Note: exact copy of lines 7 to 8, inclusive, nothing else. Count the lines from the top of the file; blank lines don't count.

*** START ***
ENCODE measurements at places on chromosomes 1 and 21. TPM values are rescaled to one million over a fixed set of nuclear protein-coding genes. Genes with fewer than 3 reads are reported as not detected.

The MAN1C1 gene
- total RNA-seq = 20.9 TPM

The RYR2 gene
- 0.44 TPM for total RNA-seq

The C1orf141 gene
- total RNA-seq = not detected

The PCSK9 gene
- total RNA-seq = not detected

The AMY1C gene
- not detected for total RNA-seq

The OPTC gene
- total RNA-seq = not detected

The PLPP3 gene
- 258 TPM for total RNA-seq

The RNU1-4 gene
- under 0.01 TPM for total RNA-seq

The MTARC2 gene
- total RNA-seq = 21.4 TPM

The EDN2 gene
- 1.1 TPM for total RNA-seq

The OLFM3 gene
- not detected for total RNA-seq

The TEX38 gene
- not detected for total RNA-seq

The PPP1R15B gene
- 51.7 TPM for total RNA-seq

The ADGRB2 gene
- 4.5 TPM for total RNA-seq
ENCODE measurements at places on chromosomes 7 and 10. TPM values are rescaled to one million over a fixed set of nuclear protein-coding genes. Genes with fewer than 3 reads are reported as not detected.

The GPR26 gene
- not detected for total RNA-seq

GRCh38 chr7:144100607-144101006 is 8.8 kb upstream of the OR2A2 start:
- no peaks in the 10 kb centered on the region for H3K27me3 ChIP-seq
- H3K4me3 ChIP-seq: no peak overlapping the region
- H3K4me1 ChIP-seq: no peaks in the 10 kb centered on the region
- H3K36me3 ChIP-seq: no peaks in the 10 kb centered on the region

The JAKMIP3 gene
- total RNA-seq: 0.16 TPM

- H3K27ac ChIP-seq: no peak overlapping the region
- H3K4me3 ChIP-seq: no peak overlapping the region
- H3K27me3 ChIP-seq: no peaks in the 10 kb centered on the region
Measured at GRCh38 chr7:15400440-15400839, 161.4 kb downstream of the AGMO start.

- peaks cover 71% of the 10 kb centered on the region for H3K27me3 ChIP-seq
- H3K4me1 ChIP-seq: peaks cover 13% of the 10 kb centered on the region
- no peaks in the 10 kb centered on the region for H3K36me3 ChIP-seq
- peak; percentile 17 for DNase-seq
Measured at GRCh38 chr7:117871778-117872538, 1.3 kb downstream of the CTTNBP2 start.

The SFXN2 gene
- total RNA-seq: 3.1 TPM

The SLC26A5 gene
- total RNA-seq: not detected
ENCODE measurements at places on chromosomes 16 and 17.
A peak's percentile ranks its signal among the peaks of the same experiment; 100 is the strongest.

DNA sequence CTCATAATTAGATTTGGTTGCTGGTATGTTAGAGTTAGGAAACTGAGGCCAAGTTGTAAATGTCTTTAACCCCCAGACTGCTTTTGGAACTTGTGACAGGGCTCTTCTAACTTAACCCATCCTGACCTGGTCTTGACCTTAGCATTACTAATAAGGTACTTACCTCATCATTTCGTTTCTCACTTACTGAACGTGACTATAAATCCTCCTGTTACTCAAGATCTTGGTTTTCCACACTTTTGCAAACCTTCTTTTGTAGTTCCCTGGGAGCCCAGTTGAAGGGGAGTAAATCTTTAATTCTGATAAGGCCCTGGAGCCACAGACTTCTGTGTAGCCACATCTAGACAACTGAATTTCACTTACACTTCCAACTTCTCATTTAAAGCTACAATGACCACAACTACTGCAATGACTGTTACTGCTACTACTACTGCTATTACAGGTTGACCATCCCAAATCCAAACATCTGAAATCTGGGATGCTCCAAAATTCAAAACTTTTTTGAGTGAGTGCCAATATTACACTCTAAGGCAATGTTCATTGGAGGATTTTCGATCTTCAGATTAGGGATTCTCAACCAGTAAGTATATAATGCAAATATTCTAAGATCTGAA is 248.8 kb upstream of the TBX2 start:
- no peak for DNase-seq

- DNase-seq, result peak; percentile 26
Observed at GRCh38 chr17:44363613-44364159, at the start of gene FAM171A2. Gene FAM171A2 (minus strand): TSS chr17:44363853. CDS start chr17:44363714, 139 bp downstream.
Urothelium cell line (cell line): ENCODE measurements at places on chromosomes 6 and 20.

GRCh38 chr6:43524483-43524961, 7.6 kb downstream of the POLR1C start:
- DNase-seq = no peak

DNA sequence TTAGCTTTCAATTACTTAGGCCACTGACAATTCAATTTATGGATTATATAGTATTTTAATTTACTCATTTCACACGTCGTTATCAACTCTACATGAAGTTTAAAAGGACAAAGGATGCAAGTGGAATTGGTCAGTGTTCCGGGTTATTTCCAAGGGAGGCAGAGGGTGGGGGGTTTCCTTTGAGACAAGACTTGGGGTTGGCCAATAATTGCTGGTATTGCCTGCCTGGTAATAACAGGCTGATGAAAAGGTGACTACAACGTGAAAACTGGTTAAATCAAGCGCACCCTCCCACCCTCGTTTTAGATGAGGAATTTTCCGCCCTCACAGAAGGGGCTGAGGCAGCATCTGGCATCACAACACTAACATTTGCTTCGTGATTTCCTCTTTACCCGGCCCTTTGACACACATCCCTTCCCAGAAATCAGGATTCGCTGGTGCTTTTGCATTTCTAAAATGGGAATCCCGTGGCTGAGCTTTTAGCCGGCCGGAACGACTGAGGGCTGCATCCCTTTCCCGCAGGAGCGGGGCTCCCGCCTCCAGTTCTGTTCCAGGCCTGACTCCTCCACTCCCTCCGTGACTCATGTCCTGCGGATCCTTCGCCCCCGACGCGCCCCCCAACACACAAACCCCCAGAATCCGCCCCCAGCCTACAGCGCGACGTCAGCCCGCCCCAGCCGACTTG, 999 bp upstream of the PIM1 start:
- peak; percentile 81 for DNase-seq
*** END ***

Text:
- total RNA-seq = not detected

The PCSK9 gene